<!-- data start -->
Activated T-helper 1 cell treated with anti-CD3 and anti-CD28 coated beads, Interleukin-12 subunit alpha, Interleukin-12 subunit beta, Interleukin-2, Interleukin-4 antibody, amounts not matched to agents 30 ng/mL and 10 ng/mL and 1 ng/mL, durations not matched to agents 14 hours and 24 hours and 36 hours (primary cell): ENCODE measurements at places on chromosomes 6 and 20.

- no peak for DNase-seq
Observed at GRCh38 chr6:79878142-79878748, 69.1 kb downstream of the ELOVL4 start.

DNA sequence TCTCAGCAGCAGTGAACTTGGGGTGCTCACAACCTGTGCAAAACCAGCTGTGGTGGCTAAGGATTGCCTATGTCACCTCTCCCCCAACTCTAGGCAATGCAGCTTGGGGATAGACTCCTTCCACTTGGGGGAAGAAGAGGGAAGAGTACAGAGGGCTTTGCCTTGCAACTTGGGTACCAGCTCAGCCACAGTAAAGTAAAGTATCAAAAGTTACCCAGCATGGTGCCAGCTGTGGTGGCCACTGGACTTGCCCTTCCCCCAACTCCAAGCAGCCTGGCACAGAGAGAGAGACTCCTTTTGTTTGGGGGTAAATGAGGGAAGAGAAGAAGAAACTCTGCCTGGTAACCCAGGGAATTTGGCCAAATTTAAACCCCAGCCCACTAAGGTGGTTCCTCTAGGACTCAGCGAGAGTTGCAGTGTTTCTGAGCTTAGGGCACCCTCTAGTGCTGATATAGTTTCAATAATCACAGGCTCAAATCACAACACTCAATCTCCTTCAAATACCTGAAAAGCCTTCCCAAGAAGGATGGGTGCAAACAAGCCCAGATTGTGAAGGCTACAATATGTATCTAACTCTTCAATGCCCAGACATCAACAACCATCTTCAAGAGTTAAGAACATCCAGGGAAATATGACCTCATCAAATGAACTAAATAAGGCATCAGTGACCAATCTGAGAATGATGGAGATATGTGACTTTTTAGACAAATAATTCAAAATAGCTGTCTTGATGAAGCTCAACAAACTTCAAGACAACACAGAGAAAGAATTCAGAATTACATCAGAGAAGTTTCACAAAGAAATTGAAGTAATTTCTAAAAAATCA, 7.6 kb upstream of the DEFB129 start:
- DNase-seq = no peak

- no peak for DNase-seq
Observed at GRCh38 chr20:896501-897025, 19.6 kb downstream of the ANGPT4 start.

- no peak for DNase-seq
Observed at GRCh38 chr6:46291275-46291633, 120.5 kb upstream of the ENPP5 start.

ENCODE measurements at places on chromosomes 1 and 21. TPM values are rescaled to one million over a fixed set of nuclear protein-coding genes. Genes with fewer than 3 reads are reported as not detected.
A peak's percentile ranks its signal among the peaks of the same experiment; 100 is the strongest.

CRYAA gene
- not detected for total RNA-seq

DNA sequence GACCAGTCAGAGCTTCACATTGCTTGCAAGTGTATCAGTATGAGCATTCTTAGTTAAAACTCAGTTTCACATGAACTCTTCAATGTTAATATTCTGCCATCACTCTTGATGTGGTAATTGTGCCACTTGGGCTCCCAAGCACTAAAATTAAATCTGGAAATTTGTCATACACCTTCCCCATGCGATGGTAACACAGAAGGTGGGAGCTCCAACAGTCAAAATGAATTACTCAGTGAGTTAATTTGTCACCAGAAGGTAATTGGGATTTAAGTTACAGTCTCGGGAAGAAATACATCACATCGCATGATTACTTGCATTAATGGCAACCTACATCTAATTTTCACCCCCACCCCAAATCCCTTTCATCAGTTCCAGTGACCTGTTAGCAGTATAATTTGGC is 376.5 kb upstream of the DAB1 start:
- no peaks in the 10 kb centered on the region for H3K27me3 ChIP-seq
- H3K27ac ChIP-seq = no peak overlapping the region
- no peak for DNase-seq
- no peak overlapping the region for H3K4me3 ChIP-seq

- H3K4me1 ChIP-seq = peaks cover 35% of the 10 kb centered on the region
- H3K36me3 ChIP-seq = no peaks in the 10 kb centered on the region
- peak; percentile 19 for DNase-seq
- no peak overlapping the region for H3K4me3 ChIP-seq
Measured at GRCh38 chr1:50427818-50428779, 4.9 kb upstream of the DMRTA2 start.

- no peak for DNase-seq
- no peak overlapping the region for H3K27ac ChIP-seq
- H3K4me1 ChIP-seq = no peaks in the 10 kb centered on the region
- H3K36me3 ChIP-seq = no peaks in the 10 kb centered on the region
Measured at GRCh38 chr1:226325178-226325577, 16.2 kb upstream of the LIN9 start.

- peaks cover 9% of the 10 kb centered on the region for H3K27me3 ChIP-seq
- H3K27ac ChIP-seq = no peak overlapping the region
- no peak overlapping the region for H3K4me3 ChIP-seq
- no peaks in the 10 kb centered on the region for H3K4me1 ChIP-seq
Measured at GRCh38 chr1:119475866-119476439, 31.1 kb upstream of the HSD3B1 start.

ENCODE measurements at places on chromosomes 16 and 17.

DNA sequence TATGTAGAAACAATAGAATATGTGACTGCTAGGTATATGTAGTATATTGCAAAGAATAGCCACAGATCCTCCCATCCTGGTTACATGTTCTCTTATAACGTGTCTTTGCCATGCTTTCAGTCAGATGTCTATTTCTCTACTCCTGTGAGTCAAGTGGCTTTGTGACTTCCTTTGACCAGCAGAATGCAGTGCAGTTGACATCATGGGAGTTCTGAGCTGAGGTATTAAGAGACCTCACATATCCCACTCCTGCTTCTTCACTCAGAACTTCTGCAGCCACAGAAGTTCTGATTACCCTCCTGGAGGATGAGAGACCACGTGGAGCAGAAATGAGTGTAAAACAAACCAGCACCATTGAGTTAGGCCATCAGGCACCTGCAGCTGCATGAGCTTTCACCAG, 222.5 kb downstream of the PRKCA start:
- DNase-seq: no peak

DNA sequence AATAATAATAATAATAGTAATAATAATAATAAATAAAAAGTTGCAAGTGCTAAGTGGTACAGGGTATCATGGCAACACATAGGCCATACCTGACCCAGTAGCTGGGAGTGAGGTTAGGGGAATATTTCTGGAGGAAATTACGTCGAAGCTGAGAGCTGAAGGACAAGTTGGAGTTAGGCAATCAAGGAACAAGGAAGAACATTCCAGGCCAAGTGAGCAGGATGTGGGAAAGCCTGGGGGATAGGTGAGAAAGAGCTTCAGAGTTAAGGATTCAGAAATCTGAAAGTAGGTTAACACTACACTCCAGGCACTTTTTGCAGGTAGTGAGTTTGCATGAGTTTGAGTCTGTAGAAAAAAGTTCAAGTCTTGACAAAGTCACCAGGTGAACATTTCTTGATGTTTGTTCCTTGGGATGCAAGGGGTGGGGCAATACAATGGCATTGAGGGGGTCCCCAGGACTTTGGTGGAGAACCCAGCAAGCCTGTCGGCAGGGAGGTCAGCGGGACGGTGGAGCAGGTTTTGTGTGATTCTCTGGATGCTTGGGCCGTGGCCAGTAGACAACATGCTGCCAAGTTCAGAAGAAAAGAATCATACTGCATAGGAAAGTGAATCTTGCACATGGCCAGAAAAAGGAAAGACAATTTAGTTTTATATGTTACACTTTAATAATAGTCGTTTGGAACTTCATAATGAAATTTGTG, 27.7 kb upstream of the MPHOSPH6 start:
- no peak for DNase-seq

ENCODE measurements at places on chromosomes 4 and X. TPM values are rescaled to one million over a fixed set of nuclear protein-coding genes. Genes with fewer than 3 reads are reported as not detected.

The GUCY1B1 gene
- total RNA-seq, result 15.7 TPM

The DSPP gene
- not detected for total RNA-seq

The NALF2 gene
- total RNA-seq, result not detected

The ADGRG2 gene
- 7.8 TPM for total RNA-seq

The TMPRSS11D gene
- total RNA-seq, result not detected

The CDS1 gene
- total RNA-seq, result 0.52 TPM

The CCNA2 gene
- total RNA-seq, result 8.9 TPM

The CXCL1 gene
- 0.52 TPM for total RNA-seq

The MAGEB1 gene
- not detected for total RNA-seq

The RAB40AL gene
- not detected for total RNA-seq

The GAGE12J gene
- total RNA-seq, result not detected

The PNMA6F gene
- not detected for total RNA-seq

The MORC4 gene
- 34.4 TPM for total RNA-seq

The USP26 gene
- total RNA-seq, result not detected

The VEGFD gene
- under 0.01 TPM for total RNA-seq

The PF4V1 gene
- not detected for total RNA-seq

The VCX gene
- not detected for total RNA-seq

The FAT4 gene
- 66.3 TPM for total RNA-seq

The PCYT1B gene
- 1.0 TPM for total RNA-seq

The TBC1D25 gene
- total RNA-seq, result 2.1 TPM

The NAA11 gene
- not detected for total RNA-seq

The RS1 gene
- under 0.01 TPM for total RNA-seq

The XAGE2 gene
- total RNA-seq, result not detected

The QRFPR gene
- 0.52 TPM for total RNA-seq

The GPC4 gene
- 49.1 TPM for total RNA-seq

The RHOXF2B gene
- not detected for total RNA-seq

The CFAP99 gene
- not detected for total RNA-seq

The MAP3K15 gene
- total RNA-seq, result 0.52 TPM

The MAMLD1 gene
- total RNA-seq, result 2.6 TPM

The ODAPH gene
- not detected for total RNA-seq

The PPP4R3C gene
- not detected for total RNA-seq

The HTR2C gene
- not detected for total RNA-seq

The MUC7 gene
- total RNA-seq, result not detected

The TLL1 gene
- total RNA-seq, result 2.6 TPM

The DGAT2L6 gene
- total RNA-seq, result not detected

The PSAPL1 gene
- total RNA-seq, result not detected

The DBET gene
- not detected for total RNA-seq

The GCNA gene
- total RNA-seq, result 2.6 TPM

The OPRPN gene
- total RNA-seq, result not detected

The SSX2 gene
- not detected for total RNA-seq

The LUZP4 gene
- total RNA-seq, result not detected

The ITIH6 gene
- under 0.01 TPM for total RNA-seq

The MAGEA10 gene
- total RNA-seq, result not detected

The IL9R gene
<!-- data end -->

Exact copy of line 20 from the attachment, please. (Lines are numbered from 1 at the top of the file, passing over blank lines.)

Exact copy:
- H3K36me3 ChIP-seq = no peaks in the 10 kb centered on the region